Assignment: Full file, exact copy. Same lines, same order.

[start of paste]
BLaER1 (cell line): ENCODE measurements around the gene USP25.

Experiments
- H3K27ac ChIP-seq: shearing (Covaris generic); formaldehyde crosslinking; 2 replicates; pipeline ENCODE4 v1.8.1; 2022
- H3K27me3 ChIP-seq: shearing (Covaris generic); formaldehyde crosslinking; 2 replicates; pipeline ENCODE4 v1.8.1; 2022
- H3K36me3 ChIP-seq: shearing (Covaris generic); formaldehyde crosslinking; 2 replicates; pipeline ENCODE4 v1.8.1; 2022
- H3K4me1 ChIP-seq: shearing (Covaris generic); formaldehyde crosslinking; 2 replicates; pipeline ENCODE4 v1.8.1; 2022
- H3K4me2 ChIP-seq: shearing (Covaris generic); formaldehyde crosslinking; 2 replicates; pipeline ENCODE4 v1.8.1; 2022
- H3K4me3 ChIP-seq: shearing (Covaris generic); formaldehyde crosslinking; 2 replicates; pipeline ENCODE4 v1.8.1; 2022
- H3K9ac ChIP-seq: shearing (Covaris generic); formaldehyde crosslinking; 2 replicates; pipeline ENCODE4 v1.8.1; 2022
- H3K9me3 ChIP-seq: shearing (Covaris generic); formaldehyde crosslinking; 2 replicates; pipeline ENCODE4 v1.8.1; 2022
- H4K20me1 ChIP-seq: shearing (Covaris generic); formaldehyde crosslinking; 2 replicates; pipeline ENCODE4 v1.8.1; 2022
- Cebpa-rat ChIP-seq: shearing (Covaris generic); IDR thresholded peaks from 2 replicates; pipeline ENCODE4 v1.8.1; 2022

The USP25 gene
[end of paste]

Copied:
BLaER1 (cell line): ENCODE measurements around the gene USP25.

Experiments
- H3K27ac ChIP-seq: shearing (Covaris generic); formaldehyde crosslinking; 2 replicates; pipeline ENCODE4 v1.8.1; 2022
- H3K27me3 ChIP-seq: shearing (Covaris generic); formaldehyde crosslinking; 2 replicates; pipeline ENCODE4 v1.8.1; 2022
- H3K36me3 ChIP-seq: shearing (Covaris generic); formaldehyde crosslinking; 2 replicates; pipeline ENCODE4 v1.8.1; 2022
- H3K4me1 ChIP-seq: shearing (Covaris generic); formaldehyde crosslinking; 2 replicates; pipeline ENCODE4 v1.8.1; 2022
- H3K4me2 ChIP-seq: shearing (Covaris generic); formaldehyde crosslinking; 2 replicates; pipeline ENCODE4 v1.8.1; 2022
- H3K4me3 ChIP-seq: shearing (Covaris generic); formaldehyde crosslinking; 2 replicates; pipeline ENCODE4 v1.8.1; 2022
- H3K9ac ChIP-seq: shearing (Covaris generic); formaldehyde crosslinking; 2 replicates; pipeline ENCODE4 v1.8.1; 2022
- H3K9me3 ChIP-seq: shearing (Covaris generic); formaldehyde crosslinking; 2 replicates; pipeline ENCODE4 v1.8.1; 2022
- H4K20me1 ChIP-seq: shearing (Covaris generic); formaldehyde crosslinking; 2 replicates; pipeline ENCODE4 v1.8.1; 2022
- Cebpa-rat ChIP-seq: shearing (Covaris generic); IDR thresholded peaks from 2 replicates; pipeline ENCODE4 v1.8.1; 2022

The USP25 gene